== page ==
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Villain Overview

Jesus watches from the wall, but His face is cold as stone. And if He loves me - as she tells me - why do I feel so all alone?
~ Words of Carrie White (describing both the crucified Jesus statuette in Margaret White's Prayer Closet and her loneliness in her poem/journal).
Everyone isn't bad, Mama! Everything isn't a sin!
~ Carrie White to her mother Margaret in Carrie (1976).
Does everyone think they can go on playing tricks on me?
~ Carrie White in Carrie (2002).
The other kids they- they think I'm weird, but I don't wanna be, I wanna be normal, I have to try and be a whole person before it's too late.
~ Carrie White in Carrie (2013).

Carietta N. "Carrie" White (September 21, 1963 - May 25, 1979) is the titular main protagonist of Stephen King's controversial first horror novel Carrie written and published in 1974.

In the introduction to the book, King states that the character of Carietta White was based off of two real girls who he knew in his adolescent years while in grade school. Both girls were bullied very much and one of them, like Carrie, had a fanatically religious mother. Carrie is the main anti-villain of her titular story. She is the tortured soul turned murderous villain whom the third party can root for with guilty pleasure. The true villains who are strictly the antagonists throughout the entire plot are her worst enemy Chris Hargensen, the sociopathic and popular school bully with a wealthy lawyer father, and her severely mentally ill mother Margaret White, a religious and abusive fundamentalist.

She was portrayed by actress Sissy Spacek in the classic 1976 film, Angela Bettis (and Jodelle Ferland as a child) in the 2002 made-for-TV movie, Chloe Grace Moretz in the 2013 remake and in the original 1988 musical by stage singer and performer Linzi Hately.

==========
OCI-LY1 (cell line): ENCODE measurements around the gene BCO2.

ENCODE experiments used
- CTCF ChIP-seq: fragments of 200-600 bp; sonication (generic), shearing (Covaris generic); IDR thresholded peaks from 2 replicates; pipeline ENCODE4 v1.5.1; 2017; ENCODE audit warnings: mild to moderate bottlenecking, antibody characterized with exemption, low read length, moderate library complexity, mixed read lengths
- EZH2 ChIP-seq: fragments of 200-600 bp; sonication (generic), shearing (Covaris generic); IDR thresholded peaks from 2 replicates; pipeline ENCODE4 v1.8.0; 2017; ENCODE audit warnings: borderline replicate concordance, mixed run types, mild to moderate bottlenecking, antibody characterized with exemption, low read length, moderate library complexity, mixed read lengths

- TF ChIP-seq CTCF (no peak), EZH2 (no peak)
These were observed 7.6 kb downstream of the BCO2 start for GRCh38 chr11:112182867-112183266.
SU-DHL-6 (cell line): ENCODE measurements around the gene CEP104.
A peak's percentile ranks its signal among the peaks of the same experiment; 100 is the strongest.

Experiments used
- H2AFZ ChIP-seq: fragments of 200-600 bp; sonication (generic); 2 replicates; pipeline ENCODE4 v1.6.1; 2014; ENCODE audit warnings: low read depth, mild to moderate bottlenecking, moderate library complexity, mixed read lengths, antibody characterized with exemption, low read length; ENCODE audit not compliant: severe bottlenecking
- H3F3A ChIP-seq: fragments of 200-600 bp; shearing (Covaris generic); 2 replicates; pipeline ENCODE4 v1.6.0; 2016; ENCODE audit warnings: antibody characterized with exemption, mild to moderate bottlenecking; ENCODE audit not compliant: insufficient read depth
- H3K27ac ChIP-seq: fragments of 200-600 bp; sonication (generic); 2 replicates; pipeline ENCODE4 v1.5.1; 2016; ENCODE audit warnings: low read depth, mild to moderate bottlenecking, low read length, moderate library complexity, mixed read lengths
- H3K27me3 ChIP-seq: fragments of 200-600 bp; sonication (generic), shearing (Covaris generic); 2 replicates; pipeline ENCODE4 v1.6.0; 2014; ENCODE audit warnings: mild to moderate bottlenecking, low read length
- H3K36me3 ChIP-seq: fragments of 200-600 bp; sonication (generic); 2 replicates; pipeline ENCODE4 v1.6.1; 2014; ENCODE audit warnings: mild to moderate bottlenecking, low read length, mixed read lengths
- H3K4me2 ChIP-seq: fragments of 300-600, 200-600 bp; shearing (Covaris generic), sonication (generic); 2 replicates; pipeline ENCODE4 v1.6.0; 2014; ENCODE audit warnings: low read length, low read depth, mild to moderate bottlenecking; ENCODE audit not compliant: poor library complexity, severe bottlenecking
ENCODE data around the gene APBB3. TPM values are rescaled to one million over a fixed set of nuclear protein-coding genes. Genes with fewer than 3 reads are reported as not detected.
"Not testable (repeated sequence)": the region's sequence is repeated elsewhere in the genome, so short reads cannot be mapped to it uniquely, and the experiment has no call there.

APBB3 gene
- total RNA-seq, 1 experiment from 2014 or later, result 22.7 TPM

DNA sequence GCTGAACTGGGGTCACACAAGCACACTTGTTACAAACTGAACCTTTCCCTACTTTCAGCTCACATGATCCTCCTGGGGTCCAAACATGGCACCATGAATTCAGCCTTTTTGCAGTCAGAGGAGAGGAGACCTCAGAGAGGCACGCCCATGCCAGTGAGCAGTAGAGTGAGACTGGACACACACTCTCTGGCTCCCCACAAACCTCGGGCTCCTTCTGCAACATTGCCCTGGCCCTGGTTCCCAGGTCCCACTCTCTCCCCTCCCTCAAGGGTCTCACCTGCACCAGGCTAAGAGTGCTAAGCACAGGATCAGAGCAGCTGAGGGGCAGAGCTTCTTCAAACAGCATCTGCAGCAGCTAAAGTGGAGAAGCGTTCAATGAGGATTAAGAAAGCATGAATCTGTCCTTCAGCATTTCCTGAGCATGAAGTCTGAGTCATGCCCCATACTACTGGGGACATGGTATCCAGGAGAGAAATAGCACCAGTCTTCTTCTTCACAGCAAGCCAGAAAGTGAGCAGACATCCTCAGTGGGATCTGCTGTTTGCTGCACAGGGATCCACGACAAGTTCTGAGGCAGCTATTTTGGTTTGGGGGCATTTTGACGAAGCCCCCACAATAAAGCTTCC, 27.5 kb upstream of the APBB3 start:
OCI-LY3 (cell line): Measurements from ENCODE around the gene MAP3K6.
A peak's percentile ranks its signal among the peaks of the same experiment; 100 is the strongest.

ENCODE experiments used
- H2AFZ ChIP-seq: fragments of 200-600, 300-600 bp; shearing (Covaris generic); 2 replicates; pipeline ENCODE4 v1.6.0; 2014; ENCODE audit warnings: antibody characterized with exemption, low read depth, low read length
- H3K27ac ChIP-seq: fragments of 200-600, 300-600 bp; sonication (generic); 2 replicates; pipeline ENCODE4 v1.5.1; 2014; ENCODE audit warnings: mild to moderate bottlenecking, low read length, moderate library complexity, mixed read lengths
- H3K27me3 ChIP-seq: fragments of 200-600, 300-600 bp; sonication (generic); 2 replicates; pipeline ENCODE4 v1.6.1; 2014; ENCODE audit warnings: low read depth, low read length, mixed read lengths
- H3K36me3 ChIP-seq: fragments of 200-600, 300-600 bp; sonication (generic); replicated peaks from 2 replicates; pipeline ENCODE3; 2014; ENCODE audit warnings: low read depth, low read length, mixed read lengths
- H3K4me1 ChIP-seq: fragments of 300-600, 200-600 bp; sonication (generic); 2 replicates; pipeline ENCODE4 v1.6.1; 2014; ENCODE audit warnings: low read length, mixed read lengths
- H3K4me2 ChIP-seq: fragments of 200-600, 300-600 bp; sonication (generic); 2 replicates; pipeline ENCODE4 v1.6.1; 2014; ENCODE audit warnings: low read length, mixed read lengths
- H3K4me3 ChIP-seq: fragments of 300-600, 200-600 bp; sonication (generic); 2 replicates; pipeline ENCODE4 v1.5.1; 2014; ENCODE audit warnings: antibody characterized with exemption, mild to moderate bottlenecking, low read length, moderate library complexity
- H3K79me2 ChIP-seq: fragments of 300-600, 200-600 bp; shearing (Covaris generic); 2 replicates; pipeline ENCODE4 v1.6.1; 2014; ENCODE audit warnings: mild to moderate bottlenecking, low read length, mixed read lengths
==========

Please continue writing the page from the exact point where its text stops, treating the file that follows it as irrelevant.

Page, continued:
Overview

The character of Carrie has a history that is bizarre and tragic. Her story is a thought provoking and cautionary tale about social isolation, peer pressure, religion and the outcome of bullying. She was the only child of Ralph and Margaret White. Both of her parents were fundamentalist Christians and promised each other to never have sex before marriage. Margaret most likely never wanted children. However, Ralph raped Margaret one night when he came home drunk from a Roadhouse down the street from their house. Though Margaret put up a fight at first, she eventually admitted on the same night of her death, that she smelled the whiskey on his breath and she liked it. Carrie's father eventually left her mother when he got another woman pregnant, and died shortly after. Margaret was left all alone to give birth to her daughter in her own home, whom she named Carrietta, the girl better known as Carrie.

Personality

Carrie has two faces, one being the victim and the other being the villain she transforms into. Thus giving her two separate characters that dwell inside of her inner psyche, like a second twin of the opposite or split personality. Throughout her story in both the book and the movie, Carrie's first persona was a humble one. She was portrayed to be a loner, shown also as a shy and timid young woman with no confidence. Carrie appeared to suffer from bipolar disorder, or possibly post-traumatic stress disorder.